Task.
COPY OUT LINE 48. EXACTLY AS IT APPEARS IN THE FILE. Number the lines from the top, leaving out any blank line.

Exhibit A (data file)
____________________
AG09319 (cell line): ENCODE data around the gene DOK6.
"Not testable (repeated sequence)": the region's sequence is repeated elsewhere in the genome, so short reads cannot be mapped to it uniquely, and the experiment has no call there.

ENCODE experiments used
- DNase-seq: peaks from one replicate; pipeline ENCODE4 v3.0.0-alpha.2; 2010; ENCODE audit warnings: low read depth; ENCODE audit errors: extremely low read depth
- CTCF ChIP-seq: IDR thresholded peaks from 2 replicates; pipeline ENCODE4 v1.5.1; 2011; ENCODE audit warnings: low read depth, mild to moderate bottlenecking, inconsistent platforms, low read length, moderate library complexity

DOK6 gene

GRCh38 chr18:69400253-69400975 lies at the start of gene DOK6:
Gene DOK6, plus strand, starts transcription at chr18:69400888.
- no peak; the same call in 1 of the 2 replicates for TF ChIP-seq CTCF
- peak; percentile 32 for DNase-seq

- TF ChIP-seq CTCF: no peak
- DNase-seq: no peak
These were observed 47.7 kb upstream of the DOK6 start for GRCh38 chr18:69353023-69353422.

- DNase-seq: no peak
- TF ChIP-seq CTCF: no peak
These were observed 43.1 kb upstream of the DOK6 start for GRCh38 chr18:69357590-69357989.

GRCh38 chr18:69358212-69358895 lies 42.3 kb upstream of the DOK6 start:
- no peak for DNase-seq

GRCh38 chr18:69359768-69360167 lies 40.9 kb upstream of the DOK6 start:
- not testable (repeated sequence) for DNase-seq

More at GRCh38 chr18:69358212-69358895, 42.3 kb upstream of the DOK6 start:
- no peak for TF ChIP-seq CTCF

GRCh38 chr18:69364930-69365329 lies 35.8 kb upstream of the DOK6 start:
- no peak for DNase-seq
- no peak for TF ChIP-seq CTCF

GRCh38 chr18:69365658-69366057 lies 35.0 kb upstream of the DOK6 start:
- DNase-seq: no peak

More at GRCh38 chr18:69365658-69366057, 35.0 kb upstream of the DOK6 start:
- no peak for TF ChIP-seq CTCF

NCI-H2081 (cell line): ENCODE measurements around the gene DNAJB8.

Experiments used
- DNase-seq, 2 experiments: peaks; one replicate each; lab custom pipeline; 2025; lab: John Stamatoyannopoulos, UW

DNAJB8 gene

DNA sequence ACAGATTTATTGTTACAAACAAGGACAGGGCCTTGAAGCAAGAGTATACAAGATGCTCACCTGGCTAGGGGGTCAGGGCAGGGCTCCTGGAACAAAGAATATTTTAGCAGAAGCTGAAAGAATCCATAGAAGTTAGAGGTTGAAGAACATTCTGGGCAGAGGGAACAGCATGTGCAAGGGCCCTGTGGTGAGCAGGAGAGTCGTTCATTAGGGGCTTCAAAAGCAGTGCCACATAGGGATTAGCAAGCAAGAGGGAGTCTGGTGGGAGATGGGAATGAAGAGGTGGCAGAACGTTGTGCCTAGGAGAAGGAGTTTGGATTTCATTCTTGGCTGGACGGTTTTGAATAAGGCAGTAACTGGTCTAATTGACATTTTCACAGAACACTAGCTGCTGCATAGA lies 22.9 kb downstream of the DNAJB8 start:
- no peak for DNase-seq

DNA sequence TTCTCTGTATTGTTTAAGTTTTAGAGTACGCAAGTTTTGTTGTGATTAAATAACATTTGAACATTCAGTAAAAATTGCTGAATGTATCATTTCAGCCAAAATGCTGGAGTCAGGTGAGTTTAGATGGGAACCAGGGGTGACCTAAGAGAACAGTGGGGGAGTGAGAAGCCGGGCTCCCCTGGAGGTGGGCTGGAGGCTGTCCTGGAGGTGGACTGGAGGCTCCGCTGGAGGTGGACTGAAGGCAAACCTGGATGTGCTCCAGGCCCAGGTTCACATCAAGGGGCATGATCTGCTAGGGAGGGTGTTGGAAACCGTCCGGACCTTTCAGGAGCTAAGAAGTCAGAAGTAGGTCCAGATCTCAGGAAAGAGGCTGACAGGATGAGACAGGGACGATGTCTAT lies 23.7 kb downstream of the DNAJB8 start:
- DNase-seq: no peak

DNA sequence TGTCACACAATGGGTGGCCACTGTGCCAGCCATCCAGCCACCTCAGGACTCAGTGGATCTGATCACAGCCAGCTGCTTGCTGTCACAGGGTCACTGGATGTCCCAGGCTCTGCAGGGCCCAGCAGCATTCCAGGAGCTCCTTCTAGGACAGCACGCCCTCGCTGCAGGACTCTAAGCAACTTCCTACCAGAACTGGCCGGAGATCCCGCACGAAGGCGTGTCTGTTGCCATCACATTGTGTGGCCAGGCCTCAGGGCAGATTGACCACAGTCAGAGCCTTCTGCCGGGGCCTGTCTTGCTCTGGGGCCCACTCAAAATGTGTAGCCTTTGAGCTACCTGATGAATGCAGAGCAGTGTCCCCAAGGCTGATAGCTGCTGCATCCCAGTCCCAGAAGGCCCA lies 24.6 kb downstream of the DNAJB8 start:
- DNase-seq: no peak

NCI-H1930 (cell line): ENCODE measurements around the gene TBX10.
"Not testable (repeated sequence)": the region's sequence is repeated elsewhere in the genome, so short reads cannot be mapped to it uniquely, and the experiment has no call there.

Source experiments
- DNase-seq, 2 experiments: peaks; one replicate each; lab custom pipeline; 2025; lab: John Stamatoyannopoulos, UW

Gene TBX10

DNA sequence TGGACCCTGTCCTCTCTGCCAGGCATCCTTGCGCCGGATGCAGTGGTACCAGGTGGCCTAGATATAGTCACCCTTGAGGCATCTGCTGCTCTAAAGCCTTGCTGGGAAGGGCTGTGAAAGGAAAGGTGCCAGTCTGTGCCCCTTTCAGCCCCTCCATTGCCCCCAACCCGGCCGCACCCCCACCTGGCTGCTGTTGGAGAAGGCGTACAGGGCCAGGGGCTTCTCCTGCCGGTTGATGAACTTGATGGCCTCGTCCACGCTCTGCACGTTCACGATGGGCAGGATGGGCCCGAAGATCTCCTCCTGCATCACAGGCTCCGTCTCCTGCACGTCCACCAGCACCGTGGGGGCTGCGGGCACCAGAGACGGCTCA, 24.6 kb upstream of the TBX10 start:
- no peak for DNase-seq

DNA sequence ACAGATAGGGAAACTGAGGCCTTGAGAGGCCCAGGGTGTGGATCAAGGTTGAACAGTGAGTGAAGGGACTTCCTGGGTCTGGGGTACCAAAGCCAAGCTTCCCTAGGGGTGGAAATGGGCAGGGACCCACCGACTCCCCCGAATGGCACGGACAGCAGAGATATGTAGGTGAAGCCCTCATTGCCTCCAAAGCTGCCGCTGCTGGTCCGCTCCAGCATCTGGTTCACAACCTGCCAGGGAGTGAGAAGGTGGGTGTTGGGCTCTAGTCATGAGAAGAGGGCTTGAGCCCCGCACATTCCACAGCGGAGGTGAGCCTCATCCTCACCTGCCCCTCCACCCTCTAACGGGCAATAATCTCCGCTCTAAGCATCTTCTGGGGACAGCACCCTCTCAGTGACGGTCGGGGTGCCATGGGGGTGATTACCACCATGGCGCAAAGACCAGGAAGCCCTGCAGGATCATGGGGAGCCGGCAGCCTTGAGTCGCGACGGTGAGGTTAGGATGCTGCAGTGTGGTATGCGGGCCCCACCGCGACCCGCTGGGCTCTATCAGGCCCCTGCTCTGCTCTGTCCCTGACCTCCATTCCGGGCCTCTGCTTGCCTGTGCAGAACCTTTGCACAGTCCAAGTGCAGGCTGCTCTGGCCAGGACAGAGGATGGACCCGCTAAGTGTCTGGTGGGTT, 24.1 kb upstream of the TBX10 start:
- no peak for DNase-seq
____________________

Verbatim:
- no peak for DNase-seq